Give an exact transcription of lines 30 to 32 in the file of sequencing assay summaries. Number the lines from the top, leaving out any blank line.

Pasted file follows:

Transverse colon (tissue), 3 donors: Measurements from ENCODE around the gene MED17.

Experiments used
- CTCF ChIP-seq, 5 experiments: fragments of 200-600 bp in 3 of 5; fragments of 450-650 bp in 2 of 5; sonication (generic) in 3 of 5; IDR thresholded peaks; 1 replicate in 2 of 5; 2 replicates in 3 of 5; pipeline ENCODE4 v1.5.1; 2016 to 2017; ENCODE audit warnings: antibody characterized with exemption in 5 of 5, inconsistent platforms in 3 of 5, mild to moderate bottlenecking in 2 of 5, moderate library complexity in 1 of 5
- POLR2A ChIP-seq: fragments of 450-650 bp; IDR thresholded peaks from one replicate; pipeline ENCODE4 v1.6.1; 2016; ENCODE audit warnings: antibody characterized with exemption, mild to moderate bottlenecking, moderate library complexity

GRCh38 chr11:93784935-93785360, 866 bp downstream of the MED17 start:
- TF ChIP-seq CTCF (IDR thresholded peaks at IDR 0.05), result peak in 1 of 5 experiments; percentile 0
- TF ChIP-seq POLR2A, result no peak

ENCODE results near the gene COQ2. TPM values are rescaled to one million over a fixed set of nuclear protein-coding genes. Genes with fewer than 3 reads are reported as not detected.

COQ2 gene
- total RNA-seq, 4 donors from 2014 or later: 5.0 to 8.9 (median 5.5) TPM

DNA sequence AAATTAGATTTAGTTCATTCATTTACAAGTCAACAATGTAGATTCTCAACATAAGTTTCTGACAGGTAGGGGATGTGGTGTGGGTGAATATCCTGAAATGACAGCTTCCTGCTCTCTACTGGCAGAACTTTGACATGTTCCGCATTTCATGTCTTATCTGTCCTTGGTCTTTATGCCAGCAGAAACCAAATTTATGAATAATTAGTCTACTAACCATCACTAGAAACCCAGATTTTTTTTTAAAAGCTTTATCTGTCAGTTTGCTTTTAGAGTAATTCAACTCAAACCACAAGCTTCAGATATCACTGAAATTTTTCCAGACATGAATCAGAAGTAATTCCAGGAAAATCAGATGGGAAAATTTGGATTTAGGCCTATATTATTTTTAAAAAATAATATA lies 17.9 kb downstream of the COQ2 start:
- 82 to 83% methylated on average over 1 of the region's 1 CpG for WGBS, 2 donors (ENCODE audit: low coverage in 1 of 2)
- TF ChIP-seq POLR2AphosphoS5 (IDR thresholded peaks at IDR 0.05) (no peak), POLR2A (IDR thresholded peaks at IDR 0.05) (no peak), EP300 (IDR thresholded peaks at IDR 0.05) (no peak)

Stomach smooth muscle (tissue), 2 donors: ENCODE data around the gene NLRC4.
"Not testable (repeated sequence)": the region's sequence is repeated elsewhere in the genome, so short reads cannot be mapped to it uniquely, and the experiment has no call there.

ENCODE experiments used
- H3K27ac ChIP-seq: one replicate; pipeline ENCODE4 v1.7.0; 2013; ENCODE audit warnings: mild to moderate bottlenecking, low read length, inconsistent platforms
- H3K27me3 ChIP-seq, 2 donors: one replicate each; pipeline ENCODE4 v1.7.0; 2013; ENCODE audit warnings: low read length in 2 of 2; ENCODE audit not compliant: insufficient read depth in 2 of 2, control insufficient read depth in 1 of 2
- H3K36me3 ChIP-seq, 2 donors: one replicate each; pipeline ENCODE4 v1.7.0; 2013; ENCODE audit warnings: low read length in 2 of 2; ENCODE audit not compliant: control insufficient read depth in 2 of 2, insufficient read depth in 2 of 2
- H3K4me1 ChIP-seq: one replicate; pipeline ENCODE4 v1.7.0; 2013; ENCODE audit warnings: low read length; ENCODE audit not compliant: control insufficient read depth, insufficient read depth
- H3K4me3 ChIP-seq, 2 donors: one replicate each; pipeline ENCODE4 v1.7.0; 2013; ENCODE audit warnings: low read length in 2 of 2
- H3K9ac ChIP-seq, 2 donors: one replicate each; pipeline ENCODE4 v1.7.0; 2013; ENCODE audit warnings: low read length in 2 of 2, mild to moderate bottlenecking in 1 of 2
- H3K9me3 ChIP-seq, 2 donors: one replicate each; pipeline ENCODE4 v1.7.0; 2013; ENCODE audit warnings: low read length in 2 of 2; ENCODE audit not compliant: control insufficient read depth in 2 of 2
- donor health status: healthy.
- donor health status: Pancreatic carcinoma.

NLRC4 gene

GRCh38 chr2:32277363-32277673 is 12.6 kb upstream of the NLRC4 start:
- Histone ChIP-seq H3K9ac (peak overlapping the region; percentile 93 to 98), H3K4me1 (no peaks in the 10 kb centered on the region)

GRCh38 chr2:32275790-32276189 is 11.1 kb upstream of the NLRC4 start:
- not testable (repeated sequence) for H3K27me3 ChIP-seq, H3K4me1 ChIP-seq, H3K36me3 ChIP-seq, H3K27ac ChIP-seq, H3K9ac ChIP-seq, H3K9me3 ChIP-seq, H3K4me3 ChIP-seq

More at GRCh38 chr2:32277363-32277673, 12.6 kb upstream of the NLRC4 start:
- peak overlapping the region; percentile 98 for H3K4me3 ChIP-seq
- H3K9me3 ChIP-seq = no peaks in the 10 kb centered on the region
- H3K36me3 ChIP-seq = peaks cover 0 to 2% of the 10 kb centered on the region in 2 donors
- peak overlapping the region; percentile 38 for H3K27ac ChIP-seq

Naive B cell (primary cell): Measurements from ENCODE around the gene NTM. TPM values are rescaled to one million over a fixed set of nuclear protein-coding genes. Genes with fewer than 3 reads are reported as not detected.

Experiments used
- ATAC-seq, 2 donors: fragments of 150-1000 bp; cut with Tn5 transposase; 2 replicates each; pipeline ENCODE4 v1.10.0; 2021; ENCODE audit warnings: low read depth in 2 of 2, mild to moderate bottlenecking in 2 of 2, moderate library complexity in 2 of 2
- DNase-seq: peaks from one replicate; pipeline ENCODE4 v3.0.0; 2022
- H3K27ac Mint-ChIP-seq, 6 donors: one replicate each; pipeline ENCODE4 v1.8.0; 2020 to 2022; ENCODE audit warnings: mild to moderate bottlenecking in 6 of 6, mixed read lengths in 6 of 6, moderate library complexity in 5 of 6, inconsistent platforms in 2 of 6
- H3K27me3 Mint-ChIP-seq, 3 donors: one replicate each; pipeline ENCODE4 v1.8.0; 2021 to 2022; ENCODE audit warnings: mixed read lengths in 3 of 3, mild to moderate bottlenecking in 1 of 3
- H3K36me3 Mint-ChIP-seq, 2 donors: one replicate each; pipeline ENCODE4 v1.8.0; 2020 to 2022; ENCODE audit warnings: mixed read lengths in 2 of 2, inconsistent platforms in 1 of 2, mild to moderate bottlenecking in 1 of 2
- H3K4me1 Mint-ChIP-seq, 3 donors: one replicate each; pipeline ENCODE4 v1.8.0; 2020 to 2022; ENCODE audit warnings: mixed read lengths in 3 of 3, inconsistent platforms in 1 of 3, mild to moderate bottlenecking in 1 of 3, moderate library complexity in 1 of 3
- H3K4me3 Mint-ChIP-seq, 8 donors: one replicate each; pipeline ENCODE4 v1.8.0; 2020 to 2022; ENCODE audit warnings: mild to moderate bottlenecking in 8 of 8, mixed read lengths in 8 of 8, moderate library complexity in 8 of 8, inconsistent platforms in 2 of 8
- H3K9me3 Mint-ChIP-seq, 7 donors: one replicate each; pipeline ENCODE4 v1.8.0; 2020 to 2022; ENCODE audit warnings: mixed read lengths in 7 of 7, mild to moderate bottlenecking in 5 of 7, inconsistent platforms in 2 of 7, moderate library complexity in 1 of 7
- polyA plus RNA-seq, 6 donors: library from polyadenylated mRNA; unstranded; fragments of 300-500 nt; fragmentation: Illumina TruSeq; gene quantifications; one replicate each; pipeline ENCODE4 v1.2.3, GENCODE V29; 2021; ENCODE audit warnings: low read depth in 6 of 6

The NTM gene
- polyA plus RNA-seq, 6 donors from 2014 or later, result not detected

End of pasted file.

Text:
- not testable (repeated sequence) for H3K27me3 ChIP-seq, H3K4me1 ChIP-seq, H3K36me3 ChIP-seq, H3K27ac ChIP-seq, H3K9ac ChIP-seq, H3K9me3 ChIP-seq, H3K4me3 ChIP-seq

More at GRCh38 chr2:32277363-32277673, 12.6 kb upstream of the NLRC4 start:
- peak overlapping the region; percentile 98 for H3K4me3 ChIP-seq